When a focal liver lesion is identified during ultrasonography, contrast-enhanced ultrasound (CEUS) should be the next imaging exam performed, according to a large multicenter study from Romania published in a recent issue of Medical Ultrasonography. In addition to its immediacy and low cost compared to CT and MR imaging, CEUS is a highly sensitive and very specific method for the diagnosis of hemangiomas.
Sophisticated contrast agents in use today are able to show tissue perfusion. Based on enhancement patterns in arterial, portal, and late vascular phases, they are able to identify different types of focal liver lesions. Increasingly CEUS is being used as an alternative examination to contrast-enhanced CT or MRI and Technetium-99m pertechnetate-labeled red blood pool studies.
The majority of focal liver lesions are benign, and most benign focal liver lesions are hemangiomas. Single or multiple lesions range in size from a few millimeters to 15-20 cm. They tend to be asymptomatic and therefore are most often identified as incidental findings. But large ones can cause pain, discomfort, or feeling of fullness in the right upper quadrant. Because of their prevalence, a team of researchers from eight university hospitals in Romania selected hemangiomas to evaluate the performance of CEUS in a large, prospective, multi-year study.
The national study evaluated 1,153 CEUS exams performed between February 2011 and May 2015. They were performed in de novo focal liver lesions, using low mechanical index ultrasound, following an intravenous bolus of 2.4 ml contrast agent (SonoVue® , Bracco, Milan, Italy). All patients had one to three focal liver lesions of any size discovered during B-mode ultrasonography. The same ultrasound machine was used when both B-mode ultrasound or CEUS exams were performed. In addition to a CEUS exam, all patients had either undergone a contrast CT or MRI or biopsy. The CEUS exams were interpreted by experts from each center who were blinded to the CT, MRI or histology results.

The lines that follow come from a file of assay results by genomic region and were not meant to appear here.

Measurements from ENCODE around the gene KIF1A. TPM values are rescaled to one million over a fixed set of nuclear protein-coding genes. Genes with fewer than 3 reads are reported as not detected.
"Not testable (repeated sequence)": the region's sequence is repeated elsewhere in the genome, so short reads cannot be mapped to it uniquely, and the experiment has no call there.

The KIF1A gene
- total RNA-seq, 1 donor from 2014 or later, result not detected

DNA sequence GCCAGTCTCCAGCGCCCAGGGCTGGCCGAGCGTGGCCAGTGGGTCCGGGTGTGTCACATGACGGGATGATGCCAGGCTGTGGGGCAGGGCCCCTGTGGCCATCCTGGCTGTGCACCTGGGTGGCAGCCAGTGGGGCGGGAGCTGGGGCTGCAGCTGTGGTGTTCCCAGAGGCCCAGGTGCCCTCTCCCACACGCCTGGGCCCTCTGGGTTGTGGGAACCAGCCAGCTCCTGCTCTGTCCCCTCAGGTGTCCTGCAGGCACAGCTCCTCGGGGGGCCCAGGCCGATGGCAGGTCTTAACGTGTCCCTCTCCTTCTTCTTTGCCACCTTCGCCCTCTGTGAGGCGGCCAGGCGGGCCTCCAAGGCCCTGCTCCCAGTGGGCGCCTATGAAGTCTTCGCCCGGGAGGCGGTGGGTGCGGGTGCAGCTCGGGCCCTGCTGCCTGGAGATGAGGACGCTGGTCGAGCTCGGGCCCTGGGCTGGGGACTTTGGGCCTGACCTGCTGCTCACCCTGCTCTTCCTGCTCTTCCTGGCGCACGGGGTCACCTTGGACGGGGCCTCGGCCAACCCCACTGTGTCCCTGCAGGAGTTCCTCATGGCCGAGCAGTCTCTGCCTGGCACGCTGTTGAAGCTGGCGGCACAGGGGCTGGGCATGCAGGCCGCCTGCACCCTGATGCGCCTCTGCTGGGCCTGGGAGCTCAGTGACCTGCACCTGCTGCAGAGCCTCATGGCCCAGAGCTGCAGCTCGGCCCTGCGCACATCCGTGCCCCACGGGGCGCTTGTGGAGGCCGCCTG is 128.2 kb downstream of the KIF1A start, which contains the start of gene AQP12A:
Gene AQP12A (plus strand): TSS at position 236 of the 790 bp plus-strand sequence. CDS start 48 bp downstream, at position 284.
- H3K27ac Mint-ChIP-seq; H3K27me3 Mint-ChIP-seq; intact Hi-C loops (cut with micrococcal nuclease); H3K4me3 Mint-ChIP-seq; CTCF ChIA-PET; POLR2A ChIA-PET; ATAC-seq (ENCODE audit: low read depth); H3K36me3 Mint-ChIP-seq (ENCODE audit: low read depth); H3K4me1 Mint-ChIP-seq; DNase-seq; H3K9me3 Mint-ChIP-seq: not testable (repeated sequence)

A total of 238 cases, or 20.6%, were diagnosed from CEUS images. An additional 24 cases were diagnosed by CT, MRI or biopsy. Eleven of the 238 cases diagnosed as hemangiomas were other types of focal liver lesions. Compared to contrast CT/MRI findings, CEUS had a 96.9% diagnostic accuracy. It had a 90.4% sensitivity, 98.8% specificity, 95.4% positive predictive value, and 97.4% negative predictive value.
Lead author Roxana Şirli, MD, of the Department of Gastroenterology and Hepatology at “Victor Babeş” University of Medicine and Pharmacy Timişoara, and co-researchers, stated that based on their study and prior peer-review journal published studies, “CEUS accuracy for the characterization of focal liver lesions is comparable to that of contrast CT and contrast MRI, and that the use of CEUS as a first line imaging method when faced with a new focal liver lesion is cost-efficient. Because of the demonstrated accuracy of CEUS in the Romanian study and others, the authors stated that “we can safely suggest to use CEUS as a first-line imaging technique when faced with a suspected hemangioma based on standard B-mode ultrasound, even in high risk patients in which clinical and serologic data should also be taken into consideration.”
CEUS recommended as first-line liver imaging exam for the diagnosis of hemangiomas. Appl Radiol.